Oh the sighs that escape my being when I think of the blissful existence in a cloistered convent. Of course I’ve never experienced it, but there is something tantalizingly attractive to contemplate existence for the sole purpose of prayer and growing closer to Our Lord while we wait for the call to go home to Him.
As a younger teenager I used to fear the idea that God would call me to enter religious life. And I don’t think I am the only young women to have gone through that. It’s a scary thought – giving up all you know and love to devote your life in prayer for the Church, not to mention living with all women. ALL WOMEN. I used to think that was the scariest part. Generally getting along better with boys growing up than girls, I couldn’t imagine life where men weren’t an everyday interaction. I’ve never had time for unholy girlish dramatics, and the thought of spending all day everyday with only women was enough to make me turn the other way and run full speed!
But it might not be living with other women that is the hold back… it might be the idea of having to follow a mother mistress, always being “under someone’s thumb”… or following the same routine day in and day out, never doing anything “exciting”… or maybe it’s the boring meal menu because you love juicy buttery French cooking and can’t imagine eating beans everyday. Well my lassies, it’s time to move beyond such worries. I’ve come to realize over the past couple of years that living with all women in a convent certainly couldn’t be too bad. In fact, it would be incredibly lovely. Ultimately the whole group of women are striving for the same goal – to grow in holiness, humility, and charity – and, although they will have their disagreements and frustrations, would be far better off then the lot of us in “single land” where you have to deal with the general public at work or at school. In a convent, women are surrounded by women of the same faith, with the same desire to be close to Our Lord. In the world, women are surrounded by women not of the same faith, who are blindfolded to the True beauty of life. I, for one, am saddened by the lack of love shown to Our Lord and neighbour through the common everyday occurrence of blasphemy and unbecoming dress. Mention anything liturgical and receive rolling eyes, endure the jabs that you “need to get out of your shell”, turn the other cheek to the degrading comments made. It is difficult to live as a soldier of Christ in a world that is constantly at arms against us. We grow weary – for it’s simply exhausting at times.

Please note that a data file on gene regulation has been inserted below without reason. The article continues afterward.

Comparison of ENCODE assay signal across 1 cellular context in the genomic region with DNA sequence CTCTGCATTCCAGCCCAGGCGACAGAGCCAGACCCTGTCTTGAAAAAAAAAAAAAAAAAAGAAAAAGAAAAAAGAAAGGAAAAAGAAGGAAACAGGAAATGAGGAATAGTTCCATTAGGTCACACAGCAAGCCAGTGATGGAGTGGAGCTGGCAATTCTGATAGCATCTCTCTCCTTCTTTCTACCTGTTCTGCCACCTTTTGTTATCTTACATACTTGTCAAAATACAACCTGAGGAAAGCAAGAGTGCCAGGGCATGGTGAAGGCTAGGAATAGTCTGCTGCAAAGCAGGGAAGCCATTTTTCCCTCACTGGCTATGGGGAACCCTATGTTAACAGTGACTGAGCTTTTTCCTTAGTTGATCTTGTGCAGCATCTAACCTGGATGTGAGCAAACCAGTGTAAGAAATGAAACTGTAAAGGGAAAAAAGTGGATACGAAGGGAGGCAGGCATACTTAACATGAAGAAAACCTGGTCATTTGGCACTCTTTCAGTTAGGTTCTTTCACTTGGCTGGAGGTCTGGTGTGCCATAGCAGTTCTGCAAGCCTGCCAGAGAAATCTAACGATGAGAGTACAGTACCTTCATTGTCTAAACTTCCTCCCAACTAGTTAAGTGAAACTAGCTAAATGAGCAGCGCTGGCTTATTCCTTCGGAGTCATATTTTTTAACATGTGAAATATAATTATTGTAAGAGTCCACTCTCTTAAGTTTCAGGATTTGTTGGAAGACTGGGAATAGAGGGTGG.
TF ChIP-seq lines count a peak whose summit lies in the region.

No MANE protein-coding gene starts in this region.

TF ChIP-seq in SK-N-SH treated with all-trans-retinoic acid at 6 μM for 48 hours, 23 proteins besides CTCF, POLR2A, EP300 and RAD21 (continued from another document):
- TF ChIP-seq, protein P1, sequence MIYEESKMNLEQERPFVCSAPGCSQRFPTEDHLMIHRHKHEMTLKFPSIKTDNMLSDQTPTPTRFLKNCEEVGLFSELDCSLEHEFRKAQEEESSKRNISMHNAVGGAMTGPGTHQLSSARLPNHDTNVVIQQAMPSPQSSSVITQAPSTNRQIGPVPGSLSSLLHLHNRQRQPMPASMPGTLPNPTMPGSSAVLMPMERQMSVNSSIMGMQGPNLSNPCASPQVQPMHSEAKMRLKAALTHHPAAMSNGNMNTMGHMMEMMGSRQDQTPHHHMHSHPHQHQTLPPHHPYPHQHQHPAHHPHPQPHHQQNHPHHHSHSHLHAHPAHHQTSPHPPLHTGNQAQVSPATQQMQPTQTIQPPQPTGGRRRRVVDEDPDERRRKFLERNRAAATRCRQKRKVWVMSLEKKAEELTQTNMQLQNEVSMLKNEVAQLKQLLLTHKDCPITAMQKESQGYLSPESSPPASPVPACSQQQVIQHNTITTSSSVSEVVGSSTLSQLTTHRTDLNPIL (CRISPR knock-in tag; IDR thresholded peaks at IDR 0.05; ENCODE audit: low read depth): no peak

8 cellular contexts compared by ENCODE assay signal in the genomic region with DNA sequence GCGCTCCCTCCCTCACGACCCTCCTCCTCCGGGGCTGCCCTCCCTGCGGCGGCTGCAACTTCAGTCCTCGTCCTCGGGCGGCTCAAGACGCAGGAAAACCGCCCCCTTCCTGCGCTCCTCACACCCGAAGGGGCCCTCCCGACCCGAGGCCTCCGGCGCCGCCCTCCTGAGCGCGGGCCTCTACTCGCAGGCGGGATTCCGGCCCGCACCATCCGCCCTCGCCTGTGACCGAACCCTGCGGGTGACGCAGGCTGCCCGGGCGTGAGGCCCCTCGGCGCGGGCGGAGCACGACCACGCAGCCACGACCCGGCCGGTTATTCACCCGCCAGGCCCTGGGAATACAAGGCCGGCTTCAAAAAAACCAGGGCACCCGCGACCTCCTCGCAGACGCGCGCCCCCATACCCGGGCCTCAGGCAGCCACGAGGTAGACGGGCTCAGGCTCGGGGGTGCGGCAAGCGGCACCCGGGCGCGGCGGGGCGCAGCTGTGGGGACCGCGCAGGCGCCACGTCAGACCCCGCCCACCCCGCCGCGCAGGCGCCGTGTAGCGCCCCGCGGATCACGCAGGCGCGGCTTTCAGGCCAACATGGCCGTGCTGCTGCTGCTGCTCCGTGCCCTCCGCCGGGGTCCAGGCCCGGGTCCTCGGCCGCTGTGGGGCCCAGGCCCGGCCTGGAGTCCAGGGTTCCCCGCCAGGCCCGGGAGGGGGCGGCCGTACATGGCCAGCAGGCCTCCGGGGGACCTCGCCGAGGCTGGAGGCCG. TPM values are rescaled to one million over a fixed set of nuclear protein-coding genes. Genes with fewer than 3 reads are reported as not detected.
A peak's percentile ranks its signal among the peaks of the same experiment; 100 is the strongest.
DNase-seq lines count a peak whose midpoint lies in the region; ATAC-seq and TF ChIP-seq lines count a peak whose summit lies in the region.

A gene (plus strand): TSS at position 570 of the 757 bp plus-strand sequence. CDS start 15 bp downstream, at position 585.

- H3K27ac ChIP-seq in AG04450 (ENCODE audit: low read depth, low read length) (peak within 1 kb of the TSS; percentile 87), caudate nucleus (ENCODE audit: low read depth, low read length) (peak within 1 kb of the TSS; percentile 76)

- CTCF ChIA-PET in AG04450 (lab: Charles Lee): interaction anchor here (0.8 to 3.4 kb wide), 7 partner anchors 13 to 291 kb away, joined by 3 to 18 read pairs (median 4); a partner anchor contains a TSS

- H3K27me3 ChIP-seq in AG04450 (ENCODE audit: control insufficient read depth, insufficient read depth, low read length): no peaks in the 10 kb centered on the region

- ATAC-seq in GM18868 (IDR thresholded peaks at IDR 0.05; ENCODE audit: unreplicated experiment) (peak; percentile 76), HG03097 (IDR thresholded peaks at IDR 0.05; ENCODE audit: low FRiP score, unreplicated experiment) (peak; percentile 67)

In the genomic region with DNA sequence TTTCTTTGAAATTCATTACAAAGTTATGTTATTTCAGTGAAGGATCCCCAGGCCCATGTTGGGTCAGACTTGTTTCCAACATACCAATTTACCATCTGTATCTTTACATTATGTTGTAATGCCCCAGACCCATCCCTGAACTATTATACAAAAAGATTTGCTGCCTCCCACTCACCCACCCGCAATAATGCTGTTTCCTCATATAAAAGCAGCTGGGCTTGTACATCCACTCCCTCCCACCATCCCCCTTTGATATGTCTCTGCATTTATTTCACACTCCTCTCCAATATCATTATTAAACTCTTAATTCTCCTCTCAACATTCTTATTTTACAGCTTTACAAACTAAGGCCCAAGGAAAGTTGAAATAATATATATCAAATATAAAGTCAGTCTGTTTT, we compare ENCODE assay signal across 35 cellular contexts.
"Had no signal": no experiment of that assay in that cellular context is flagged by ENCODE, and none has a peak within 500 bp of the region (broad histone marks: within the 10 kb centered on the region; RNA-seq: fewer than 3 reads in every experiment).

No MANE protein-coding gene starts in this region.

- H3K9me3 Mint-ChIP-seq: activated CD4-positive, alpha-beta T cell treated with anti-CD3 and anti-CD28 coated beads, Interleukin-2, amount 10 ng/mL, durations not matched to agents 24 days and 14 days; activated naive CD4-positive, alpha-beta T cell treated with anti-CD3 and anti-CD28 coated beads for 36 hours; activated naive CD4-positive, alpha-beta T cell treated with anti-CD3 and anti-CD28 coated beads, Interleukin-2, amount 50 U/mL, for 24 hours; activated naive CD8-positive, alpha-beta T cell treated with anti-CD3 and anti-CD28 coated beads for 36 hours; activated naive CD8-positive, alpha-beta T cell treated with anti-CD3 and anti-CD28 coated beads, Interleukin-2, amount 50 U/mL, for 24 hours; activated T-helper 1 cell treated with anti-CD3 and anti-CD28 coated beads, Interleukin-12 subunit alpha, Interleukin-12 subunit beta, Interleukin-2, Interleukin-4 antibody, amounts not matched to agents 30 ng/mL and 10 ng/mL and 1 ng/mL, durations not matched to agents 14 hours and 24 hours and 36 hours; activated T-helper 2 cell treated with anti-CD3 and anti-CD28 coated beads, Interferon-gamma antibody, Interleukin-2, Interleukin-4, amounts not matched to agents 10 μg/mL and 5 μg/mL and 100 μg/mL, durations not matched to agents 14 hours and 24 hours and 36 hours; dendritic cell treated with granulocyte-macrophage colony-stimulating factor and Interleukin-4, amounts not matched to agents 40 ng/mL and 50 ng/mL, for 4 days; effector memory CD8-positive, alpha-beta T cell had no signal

For those of us blessed enough to be a part of a love-filled family, a thriving parish, a solid Young Adults Group, etc, it’s our tavern, where we can enjoy a hearty meal and a pint of beer after a long stretch of battling hard and strong. But imagine not having to face the foe directly on the battlefield. Instead you are in the castle towers sharpening swords, carving arrows, sewing bandages and packing supplies, sending out the tools needed by the soldiers to win their battles. Without you, the soldiers run short on weapons and supplies. They might turn and flee for fear, or be slaughtered on the battlefield. This is the job of nuns. They sharpen the weapons. They pray hard and fast for each and every one of us. They pray for our salvation. How beautiful a way to spend one’s life.
If the “convent concern” is apparent in your spiritual life, work to flush it out. To strive for God’s will in our lives means to be honestly open to any avenue He may desire us to take. And there is no reason to fear any certain path, since God will always take you down the most direct one to heaven for you personally.
* Recommendations of flushing out the Convent Concern:
1. Read “The Story of a Soul” (St.Therese’s autobiography).
2. Speak to someone who has spent time in a convent. Ask questions, listen to their stories.
3. Go on retreat to a convent.